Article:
This is the second of Sarah Waters' books that I have picked up and I did so only on the strength that I enjoyed FINGERSMITH so much. Recently I watched the BBC adaptation of TIPPING THE VELVET and was very impressed by this and this also strengthened my resolve to read something else by the same author. I can safely say that this is one I robably shouldn't have bothered with...
Set in Victorian England, AFFINITY begins with what appears to be a random event for which we are given little explanation before going off into the life of Magaret Prior who, following an illness and the death of her father, becomes a lady-visitor to the women incarcenated in a local prison, Millbank. Drawn into trhe cell of the mysteriously quiet inmate, Selina Dawes, Magaret becomes fascinated by this captivating prisoner and obssessed with the story that lies behind her crime. Selina, it emerges, is a spiritualist and there is much controversy surrounding her conviction; no less because she claims the woman she assualted was not by her hand but by that of a spirit.
Alternating between the journals of Selina and the diary kept by Magaret about her prison visits, we ourselves are drawn ever deeper into these two womens lives as we try to ascertain just what is real and what, if any of it, is imagined. Conflicts arise in Magaret's family as her mother despairs of her daughter's newest distraction and there is the obligatory hint of same sex relationships that appears present in all Water's books though here it is the merest hint in the background and never really fully explored.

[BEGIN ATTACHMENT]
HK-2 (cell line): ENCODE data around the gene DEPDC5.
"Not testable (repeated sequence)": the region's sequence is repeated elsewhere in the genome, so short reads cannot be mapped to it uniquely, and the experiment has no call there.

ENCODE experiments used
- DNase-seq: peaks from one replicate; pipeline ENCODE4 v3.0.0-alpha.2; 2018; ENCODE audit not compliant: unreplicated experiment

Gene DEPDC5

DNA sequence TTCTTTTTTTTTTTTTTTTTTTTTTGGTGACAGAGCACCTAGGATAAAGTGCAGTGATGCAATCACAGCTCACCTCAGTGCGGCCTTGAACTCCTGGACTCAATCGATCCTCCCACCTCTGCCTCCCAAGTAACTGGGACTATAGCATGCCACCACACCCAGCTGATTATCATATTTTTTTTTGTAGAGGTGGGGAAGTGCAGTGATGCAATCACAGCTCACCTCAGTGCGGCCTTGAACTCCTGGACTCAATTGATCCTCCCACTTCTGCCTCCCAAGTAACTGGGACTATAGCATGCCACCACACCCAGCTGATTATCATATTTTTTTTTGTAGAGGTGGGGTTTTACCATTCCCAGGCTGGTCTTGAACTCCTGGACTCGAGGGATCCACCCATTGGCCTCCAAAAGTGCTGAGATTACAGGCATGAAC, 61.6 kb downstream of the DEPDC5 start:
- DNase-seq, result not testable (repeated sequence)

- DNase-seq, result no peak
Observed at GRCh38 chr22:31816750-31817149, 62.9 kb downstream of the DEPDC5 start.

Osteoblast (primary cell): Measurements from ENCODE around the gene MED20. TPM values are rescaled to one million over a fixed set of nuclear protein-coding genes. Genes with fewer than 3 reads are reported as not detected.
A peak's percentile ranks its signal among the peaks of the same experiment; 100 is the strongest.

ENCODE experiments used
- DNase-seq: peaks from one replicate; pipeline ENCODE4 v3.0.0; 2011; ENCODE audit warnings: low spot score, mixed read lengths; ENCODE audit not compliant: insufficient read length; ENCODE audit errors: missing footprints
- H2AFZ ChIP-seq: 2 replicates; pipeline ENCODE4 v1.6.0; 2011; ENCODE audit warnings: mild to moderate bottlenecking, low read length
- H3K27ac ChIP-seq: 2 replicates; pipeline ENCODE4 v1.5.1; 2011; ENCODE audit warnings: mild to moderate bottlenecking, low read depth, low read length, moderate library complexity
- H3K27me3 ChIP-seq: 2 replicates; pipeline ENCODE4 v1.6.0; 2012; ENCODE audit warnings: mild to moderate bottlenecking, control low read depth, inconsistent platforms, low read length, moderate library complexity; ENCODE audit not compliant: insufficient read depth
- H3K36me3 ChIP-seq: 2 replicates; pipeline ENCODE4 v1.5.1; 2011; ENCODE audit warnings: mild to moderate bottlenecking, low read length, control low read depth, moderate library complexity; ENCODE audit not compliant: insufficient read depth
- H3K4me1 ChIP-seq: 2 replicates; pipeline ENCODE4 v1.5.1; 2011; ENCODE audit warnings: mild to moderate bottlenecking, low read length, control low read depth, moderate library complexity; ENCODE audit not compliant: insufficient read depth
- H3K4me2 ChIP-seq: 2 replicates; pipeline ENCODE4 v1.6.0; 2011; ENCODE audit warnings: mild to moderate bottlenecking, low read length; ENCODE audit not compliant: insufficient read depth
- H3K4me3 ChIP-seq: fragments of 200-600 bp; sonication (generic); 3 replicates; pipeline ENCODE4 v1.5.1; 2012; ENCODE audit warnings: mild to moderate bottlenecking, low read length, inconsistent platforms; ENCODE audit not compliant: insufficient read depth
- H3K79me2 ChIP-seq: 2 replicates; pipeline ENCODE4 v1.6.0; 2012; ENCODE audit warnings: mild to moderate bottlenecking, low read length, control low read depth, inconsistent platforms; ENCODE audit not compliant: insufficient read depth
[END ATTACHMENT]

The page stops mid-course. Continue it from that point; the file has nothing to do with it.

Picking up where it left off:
The main crux of my displeasure was that I didn't feel as though anything really happened and the ending was a little predictable right from the start- once you worked out what was going on. The details of prison life are very well written and adequately researched but the story they are wrapped around doesn't do the details any justice. There is simply no way to compare this with FINGERSMITH which in my eyes was far far superior.
Overall the story is very Dickensian with its hints of mysticism and its Victorian setting but this is not a good place I would say to start if you hadn't read any Sarah Waters before- instead I would try one of her more commercial endeavours instead such as FINGERSMITH or TIPPING THE VELVET; for me nothing in this book really cut the mustard and, after a couple hundred of pages, I found myself not really caring about the characters at all which is always a bad sign that a book is not all it should be.